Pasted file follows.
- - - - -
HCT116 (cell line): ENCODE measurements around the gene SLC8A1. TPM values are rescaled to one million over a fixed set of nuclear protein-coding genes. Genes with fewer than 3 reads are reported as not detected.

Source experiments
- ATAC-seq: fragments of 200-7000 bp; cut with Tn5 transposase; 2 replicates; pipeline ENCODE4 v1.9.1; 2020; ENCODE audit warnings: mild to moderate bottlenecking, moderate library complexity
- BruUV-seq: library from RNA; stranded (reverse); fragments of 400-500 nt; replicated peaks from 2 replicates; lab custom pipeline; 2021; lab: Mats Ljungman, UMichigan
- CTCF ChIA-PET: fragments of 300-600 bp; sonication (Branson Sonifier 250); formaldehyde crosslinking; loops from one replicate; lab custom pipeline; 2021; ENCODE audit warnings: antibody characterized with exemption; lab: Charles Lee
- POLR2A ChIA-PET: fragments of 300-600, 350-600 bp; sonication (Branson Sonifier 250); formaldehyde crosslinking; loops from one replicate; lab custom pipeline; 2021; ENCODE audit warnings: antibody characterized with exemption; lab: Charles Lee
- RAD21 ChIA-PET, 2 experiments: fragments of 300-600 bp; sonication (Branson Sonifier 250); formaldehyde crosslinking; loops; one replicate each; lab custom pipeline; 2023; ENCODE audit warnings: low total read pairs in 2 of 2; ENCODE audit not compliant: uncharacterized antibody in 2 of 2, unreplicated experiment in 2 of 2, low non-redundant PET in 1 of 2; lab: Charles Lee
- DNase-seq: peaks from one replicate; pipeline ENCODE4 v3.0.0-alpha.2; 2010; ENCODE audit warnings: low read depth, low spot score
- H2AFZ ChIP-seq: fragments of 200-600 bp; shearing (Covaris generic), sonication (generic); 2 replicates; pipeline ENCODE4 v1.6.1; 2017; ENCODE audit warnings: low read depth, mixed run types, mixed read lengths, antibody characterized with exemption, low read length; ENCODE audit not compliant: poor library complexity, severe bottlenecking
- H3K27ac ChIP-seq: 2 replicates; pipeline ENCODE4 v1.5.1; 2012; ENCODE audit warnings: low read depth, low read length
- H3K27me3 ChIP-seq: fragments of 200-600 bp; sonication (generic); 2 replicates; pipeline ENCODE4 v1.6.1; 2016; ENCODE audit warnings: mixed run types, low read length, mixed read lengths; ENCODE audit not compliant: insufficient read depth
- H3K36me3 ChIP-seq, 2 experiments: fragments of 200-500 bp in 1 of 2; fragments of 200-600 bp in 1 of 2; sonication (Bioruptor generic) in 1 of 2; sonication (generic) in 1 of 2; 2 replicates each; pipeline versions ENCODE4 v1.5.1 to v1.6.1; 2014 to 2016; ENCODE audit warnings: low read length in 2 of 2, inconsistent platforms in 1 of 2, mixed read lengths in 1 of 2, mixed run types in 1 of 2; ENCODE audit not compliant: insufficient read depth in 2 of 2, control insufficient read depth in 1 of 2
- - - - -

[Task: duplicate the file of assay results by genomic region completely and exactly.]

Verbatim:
HCT116 (cell line): ENCODE measurements around the gene SLC8A1. TPM values are rescaled to one million over a fixed set of nuclear protein-coding genes. Genes with fewer than 3 reads are reported as not detected.

Source experiments
- ATAC-seq: fragments of 200-7000 bp; cut with Tn5 transposase; 2 replicates; pipeline ENCODE4 v1.9.1; 2020; ENCODE audit warnings: mild to moderate bottlenecking, moderate library complexity
- BruUV-seq: library from RNA; stranded (reverse); fragments of 400-500 nt; replicated peaks from 2 replicates; lab custom pipeline; 2021; lab: Mats Ljungman, UMichigan
- CTCF ChIA-PET: fragments of 300-600 bp; sonication (Branson Sonifier 250); formaldehyde crosslinking; loops from one replicate; lab custom pipeline; 2021; ENCODE audit warnings: antibody characterized with exemption; lab: Charles Lee
- POLR2A ChIA-PET: fragments of 300-600, 350-600 bp; sonication (Branson Sonifier 250); formaldehyde crosslinking; loops from one replicate; lab custom pipeline; 2021; ENCODE audit warnings: antibody characterized with exemption; lab: Charles Lee
- RAD21 ChIA-PET, 2 experiments: fragments of 300-600 bp; sonication (Branson Sonifier 250); formaldehyde crosslinking; loops; one replicate each; lab custom pipeline; 2023; ENCODE audit warnings: low total read pairs in 2 of 2; ENCODE audit not compliant: uncharacterized antibody in 2 of 2, unreplicated experiment in 2 of 2, low non-redundant PET in 1 of 2; lab: Charles Lee
- DNase-seq: peaks from one replicate; pipeline ENCODE4 v3.0.0-alpha.2; 2010; ENCODE audit warnings: low read depth, low spot score
- H2AFZ ChIP-seq: fragments of 200-600 bp; shearing (Covaris generic), sonication (generic); 2 replicates; pipeline ENCODE4 v1.6.1; 2017; ENCODE audit warnings: low read depth, mixed run types, mixed read lengths, antibody characterized with exemption, low read length; ENCODE audit not compliant: poor library complexity, severe bottlenecking
- H3K27ac ChIP-seq: 2 replicates; pipeline ENCODE4 v1.5.1; 2012; ENCODE audit warnings: low read depth, low read length
- H3K27me3 ChIP-seq: fragments of 200-600 bp; sonication (generic); 2 replicates; pipeline ENCODE4 v1.6.1; 2016; ENCODE audit warnings: mixed run types, low read length, mixed read lengths; ENCODE audit not compliant: insufficient read depth
- H3K36me3 ChIP-seq, 2 experiments: fragments of 200-500 bp in 1 of 2; fragments of 200-600 bp in 1 of 2; sonication (Bioruptor generic) in 1 of 2; sonication (generic) in 1 of 2; 2 replicates each; pipeline versions ENCODE4 v1.5.1 to v1.6.1; 2014 to 2016; ENCODE audit warnings: low read length in 2 of 2, inconsistent platforms in 1 of 2, mixed read lengths in 1 of 2, mixed run types in 1 of 2; ENCODE audit not compliant: insufficient read depth in 2 of 2, control insufficient read depth in 1 of 2